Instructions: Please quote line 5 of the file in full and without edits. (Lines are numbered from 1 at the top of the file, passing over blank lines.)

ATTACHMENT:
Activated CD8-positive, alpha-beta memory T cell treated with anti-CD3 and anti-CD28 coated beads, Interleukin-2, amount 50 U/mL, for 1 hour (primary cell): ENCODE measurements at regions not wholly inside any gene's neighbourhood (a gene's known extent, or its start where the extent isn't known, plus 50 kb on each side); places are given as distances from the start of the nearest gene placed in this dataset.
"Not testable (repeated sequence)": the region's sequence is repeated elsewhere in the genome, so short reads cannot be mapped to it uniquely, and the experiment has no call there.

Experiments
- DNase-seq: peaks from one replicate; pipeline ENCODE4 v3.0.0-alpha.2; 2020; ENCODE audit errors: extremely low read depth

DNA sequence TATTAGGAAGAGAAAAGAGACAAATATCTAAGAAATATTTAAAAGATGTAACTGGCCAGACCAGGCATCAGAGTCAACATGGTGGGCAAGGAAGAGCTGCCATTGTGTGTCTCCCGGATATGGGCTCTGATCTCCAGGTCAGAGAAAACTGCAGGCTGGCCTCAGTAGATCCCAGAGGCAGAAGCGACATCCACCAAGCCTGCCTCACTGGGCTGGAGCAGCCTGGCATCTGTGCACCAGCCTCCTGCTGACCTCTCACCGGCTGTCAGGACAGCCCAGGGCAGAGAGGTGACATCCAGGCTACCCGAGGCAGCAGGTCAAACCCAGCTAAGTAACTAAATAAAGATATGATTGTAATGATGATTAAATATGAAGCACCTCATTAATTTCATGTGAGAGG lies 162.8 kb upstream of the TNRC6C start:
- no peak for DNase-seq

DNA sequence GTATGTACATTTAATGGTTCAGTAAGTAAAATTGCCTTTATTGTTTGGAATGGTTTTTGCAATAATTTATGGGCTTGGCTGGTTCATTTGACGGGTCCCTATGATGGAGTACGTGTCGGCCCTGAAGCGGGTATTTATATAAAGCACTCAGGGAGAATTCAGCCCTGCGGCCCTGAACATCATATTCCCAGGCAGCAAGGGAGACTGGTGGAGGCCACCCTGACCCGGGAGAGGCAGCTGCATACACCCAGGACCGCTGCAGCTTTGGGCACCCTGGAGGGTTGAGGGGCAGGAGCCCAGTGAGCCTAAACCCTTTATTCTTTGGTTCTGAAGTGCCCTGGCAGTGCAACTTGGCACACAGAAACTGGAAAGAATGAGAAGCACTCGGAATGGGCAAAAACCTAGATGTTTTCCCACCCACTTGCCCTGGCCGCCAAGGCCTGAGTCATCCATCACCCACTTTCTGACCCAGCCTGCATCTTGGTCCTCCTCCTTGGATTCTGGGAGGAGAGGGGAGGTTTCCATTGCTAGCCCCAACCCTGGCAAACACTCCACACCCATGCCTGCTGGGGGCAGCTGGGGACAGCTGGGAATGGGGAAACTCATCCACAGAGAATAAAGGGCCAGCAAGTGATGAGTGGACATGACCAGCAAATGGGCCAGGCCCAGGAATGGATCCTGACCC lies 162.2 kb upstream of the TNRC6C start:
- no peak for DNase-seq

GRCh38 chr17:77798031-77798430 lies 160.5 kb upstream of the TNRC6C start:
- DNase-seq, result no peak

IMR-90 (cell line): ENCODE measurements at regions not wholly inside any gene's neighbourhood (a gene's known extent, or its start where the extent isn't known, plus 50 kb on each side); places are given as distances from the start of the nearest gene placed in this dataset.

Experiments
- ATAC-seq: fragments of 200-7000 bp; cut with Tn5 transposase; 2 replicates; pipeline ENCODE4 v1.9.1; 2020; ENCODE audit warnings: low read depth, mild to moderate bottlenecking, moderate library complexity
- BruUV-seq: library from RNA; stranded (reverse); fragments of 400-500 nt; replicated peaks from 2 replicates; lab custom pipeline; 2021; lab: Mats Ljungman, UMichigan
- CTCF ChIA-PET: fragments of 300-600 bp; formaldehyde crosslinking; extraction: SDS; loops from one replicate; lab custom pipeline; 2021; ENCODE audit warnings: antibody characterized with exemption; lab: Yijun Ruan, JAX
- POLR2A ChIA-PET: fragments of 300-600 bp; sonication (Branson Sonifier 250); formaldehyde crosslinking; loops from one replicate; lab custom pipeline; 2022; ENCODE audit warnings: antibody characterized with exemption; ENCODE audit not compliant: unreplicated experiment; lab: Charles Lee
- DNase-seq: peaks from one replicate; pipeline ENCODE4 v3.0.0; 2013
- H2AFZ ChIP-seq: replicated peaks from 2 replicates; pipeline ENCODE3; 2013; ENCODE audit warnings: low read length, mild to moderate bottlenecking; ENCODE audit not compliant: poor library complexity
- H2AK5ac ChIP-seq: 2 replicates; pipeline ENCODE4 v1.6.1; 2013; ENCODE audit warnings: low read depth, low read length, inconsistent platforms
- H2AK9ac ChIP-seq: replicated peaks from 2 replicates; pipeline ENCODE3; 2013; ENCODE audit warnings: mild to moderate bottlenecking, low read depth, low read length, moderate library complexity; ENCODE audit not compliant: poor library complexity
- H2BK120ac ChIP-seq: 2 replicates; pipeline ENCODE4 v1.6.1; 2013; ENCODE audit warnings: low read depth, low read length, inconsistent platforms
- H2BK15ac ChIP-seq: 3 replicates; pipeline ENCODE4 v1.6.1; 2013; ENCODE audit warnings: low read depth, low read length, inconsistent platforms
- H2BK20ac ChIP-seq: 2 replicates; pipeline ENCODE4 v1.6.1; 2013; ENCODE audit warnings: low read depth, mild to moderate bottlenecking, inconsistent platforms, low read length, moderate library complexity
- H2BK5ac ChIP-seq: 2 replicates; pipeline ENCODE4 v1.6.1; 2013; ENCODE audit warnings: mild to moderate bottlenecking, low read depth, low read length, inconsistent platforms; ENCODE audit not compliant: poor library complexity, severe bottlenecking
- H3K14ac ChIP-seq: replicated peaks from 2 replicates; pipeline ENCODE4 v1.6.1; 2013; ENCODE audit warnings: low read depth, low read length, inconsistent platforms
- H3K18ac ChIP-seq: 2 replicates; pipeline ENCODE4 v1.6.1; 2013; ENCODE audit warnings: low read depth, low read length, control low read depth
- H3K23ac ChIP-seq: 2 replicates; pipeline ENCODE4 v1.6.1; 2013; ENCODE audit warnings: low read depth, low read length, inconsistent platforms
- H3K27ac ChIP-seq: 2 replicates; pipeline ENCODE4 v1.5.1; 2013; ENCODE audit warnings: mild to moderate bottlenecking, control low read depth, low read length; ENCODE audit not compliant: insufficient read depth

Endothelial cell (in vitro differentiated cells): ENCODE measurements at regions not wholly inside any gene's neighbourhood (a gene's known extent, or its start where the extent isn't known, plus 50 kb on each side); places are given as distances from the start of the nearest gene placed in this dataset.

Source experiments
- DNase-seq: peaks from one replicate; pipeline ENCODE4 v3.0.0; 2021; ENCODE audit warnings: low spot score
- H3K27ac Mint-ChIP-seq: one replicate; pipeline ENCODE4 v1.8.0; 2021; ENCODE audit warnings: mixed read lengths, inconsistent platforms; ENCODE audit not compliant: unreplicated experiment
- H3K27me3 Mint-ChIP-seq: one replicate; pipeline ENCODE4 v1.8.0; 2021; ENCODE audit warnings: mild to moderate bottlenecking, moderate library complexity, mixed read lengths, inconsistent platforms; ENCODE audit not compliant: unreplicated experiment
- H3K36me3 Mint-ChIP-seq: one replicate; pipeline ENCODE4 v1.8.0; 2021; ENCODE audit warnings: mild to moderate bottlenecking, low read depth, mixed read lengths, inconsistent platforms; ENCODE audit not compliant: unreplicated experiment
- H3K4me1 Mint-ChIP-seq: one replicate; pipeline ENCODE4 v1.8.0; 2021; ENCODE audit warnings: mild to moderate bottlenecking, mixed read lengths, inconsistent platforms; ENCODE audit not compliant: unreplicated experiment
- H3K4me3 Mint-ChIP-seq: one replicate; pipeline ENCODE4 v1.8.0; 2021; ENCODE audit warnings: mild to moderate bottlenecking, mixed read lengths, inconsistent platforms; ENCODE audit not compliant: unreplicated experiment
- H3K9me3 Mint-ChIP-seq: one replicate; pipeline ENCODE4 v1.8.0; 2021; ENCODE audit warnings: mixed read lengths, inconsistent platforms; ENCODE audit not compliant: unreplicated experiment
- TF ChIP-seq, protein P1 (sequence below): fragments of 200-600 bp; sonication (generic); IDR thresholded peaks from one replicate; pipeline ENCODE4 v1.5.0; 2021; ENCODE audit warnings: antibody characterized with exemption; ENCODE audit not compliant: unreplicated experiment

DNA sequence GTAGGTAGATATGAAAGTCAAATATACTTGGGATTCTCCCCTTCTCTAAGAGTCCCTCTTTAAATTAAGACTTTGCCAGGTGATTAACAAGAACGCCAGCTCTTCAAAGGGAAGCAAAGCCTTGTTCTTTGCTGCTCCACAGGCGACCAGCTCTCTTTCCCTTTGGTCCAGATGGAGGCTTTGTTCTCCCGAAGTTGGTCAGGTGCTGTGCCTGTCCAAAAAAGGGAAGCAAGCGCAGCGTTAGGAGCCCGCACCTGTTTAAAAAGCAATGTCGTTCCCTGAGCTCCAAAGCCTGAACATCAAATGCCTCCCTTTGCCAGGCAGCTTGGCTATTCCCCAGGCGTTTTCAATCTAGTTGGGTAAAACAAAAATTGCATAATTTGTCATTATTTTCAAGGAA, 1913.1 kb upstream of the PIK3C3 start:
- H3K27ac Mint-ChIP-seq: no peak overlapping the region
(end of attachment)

DNA sequence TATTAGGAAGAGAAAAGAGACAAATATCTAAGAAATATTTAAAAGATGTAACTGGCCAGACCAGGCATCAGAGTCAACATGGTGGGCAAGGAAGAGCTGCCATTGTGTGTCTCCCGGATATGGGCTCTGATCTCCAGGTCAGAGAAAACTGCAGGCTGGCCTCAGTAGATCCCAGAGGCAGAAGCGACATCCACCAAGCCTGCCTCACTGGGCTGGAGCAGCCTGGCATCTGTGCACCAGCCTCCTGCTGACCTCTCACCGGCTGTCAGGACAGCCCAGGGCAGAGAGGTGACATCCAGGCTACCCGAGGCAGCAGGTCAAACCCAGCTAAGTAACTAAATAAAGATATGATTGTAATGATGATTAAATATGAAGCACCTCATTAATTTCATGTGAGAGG lies 162.8 kb upstream of the TNRC6C start: